For me though pool security also starts in the house: for instance, we have an alarm on our patio door, which would beep if LP were to try getting out while we're sleeping. In theory you could let the system harmed all day but in fact it's not very practical nor realistic (especially not on a nice summer day when you're in and out of the house a lot), so it only goes so far. But I've heard a lot of stories of children drowning very early in the morning because they got up on their own and wanted to "go swim" without waking their parents.

    Other than that, constant vigilance... He likes to go play alone in the yard while I cook for instance, but I let the window and patio door open, constantly check to see where he is, and constantly call out to him if he's quiet for more than a few seconds. For sure I don't take that for granted at all, but at least I know his personality is more cautious, analytical and aware of danger than impulsive and daredevil, and he really listens to us when we repeat, over and over again, that the pool is always off-limits when we're not there. He never starts running away from me in public places, for instance, and never really attempted dangerous things. When I see him play with other kids sometimes my heart stops beating for a second when they run straight into the street without looking, but he's always the one standing firmly in the yard shouting to them that they can't do that!

    The Scamper Ramp seems like a great idea, actually. I've never seen it, but will definitely look into it (I think it could potentially help a young child, not just an animal).

    And I don't think establishing pool rules is going too far, at all...

  2. I would say that if you have friends over that have kids, they should be the ones to talk to their kids about "pool rules" - UNLESS you observe them running or horsing around. Then you could ask them to not run. But most parents will be responsible, so I think it'll be okay.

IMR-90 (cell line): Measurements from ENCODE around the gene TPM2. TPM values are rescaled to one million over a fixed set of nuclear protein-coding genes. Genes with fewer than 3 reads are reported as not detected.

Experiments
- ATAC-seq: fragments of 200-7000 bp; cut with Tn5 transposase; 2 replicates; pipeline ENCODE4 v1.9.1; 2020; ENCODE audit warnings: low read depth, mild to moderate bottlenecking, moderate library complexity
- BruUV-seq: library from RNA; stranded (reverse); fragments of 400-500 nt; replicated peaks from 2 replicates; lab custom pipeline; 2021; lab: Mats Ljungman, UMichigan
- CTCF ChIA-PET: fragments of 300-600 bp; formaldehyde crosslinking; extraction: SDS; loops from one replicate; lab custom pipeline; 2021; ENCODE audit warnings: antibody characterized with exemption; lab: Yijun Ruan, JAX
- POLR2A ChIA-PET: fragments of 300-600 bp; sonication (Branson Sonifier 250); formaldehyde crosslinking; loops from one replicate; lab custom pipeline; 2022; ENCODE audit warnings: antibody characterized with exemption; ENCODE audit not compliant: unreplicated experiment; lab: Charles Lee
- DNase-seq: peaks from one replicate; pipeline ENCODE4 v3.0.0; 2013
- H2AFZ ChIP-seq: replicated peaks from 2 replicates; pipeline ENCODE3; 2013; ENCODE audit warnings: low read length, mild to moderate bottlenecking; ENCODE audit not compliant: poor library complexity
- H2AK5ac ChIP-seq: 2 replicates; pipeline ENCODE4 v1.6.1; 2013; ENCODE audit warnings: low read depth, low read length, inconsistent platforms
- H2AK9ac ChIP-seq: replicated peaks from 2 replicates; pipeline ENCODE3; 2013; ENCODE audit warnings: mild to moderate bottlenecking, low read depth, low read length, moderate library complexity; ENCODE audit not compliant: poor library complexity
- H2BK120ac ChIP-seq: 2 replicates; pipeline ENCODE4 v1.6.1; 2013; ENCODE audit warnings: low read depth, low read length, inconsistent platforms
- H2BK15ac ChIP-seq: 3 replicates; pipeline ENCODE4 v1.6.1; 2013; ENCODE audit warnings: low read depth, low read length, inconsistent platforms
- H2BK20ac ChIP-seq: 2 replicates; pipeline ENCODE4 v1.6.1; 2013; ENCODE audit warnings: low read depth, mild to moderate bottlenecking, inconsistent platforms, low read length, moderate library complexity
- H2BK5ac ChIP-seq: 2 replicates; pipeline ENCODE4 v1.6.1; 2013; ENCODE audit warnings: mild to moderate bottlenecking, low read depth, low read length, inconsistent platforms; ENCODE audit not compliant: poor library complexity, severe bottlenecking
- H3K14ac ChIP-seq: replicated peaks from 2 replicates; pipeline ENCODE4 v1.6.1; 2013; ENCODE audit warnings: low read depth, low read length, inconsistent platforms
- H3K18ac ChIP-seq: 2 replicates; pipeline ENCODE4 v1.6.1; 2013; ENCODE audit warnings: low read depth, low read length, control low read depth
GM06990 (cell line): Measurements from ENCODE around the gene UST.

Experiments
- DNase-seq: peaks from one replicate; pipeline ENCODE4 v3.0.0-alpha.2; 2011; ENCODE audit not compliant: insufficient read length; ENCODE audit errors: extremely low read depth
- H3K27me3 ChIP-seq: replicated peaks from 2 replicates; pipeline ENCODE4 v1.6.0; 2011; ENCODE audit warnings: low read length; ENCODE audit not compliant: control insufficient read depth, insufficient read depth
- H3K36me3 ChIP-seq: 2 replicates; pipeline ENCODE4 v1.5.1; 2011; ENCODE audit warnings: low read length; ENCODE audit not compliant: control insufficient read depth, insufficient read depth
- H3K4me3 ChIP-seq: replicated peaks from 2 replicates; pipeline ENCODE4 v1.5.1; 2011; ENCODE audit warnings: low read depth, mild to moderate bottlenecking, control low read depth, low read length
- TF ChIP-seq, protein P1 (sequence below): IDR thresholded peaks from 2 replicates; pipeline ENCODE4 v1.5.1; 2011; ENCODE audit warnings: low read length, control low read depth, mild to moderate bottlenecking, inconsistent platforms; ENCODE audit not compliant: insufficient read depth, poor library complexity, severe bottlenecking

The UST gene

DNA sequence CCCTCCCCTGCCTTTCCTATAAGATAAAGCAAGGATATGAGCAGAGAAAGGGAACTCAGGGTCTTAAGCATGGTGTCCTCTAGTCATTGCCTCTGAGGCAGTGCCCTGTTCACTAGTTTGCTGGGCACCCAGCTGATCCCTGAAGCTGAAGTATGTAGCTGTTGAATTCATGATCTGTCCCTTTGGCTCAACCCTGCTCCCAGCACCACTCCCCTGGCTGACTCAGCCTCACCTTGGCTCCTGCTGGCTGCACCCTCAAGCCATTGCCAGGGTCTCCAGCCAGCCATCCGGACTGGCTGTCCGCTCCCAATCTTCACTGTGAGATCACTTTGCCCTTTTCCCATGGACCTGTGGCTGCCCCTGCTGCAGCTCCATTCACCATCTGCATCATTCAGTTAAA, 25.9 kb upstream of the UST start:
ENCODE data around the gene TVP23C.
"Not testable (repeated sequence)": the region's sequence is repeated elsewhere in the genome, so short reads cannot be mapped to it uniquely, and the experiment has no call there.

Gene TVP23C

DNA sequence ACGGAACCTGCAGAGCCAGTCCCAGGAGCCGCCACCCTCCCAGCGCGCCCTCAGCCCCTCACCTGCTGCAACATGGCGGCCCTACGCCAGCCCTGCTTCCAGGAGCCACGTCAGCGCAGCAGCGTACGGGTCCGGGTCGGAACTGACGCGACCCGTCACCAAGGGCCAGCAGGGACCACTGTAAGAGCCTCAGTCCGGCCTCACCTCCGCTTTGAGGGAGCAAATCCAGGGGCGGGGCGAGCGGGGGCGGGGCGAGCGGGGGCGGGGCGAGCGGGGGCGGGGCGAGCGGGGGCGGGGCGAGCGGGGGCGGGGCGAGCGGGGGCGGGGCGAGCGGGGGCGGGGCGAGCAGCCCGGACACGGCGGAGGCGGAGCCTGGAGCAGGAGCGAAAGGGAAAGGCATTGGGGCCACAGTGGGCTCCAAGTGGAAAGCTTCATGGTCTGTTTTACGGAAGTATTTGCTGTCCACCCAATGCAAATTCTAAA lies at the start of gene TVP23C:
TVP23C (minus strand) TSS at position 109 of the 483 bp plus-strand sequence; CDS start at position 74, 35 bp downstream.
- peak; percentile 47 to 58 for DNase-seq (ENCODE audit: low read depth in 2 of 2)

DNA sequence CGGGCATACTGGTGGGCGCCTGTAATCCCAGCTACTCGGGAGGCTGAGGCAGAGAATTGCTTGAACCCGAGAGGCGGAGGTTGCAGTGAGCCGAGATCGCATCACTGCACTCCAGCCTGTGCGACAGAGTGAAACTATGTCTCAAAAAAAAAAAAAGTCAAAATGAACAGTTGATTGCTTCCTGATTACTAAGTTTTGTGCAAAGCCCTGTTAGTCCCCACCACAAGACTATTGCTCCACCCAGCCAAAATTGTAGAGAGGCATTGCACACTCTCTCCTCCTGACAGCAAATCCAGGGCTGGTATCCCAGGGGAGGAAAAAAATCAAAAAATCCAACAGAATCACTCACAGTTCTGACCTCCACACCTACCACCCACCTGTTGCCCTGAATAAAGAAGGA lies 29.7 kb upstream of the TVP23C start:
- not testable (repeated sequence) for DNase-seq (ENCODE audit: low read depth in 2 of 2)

Like the scamper ramp, but not so much the fence. For one, it looks like a pain to put up/take down/move for parties... I'd just keep the cover in that situation. But the lock idea is great. And If you put it at your eye-level, and you get into the habit of it, I bet you won't forget it. I think with all the permanent fencing you've described, you guys are doing a great job keeping your pool safe.

    Of course, growing up, we never had fences around our pools or alarms!! Nor bike helmets, knee pads.... those little orange flags you put on bikes had just come out, and that was about most of the safety that we got!! LOL!!

    By the way, YOU WON!!! Let me know your address and what color of pitcher that you'd like!!!

  3. Nope - no fence. Well, down in Texas a vast majority of people have their backyards fenced in (ours included), but we didn't have a fence only for the pool.
    But, we did take several years of swimming lessons as children... so we were okay there. I am a really good swimmer. And we didn't have a pool until I was almost in Jr. High (but my sisters were still under 10).

    We also had a trampoline (so much fun) - but no pads around the springs, no net walls, etc. Just the metal frame!! Can't tell you how many times I would miss the frame when trying to get down, my leg would fall through the gap there, and I would flip over and be hanging upside down!!

    Maybe my parents secretly had it in for me.... hmmmm..... ;-)